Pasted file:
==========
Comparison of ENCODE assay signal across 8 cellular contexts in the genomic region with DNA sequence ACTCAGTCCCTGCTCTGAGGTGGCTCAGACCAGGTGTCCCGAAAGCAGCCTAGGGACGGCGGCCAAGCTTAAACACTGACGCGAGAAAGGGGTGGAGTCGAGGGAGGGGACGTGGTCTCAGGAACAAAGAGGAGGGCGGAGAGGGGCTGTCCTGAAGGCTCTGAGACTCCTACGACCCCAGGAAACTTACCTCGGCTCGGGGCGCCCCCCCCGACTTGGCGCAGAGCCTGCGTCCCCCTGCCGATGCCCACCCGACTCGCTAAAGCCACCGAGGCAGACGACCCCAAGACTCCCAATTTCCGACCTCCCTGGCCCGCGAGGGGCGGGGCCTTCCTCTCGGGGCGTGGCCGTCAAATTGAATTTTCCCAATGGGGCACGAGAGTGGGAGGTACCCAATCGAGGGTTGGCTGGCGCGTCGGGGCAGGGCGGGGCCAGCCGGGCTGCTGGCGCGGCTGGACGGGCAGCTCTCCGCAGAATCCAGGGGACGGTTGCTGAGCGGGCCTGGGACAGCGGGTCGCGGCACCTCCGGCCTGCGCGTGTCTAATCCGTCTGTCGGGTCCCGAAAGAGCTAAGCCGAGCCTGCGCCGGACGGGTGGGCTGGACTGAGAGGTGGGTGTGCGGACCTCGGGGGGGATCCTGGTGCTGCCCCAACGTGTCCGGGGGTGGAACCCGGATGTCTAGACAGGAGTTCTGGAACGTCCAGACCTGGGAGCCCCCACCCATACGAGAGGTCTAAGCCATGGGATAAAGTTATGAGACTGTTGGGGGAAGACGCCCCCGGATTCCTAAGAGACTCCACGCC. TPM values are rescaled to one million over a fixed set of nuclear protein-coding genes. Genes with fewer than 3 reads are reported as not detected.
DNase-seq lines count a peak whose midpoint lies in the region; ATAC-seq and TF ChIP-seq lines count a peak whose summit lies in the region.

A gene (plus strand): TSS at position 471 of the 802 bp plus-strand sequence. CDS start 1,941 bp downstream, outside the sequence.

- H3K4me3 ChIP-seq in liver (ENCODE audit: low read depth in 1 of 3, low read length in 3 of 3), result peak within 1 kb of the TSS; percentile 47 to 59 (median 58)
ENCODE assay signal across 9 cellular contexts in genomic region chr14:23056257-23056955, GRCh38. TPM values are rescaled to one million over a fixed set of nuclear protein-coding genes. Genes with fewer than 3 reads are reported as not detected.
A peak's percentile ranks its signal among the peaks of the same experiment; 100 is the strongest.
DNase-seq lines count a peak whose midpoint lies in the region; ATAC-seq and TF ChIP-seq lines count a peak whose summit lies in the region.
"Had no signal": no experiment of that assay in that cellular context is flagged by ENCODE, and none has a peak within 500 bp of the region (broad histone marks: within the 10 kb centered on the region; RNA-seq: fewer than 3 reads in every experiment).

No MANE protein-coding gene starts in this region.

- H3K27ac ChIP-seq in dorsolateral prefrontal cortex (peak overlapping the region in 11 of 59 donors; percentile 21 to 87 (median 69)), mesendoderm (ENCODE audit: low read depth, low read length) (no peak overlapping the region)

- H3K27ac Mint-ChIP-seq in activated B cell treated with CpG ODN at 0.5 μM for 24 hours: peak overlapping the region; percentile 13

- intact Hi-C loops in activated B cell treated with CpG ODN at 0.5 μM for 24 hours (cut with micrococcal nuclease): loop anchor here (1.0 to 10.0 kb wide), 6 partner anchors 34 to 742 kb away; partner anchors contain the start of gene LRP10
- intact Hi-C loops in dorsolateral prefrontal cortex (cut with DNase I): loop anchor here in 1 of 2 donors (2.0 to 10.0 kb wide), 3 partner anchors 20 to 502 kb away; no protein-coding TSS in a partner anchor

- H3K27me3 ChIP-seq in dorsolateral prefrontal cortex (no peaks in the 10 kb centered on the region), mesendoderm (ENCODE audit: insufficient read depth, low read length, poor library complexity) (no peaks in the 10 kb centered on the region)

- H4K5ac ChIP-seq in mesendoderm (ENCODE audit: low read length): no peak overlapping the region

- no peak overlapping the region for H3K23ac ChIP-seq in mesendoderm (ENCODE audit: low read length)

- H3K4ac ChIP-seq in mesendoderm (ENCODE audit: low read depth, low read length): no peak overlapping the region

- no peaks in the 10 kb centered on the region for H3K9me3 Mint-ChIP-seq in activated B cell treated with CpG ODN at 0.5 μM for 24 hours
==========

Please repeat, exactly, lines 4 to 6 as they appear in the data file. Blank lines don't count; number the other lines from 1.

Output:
- H3K4me3 ChIP-seq in liver (ENCODE audit: low read depth in 1 of 3, low read length in 3 of 3), result peak within 1 kb of the TSS; percentile 47 to 59 (median 58)
ENCODE assay signal across 9 cellular contexts in genomic region chr14:23056257-23056955, GRCh38. TPM values are rescaled to one million over a fixed set of nuclear protein-coding genes. Genes with fewer than 3 reads are reported as not detected.
A peak's percentile ranks its signal among the peaks of the same experiment; 100 is the strongest.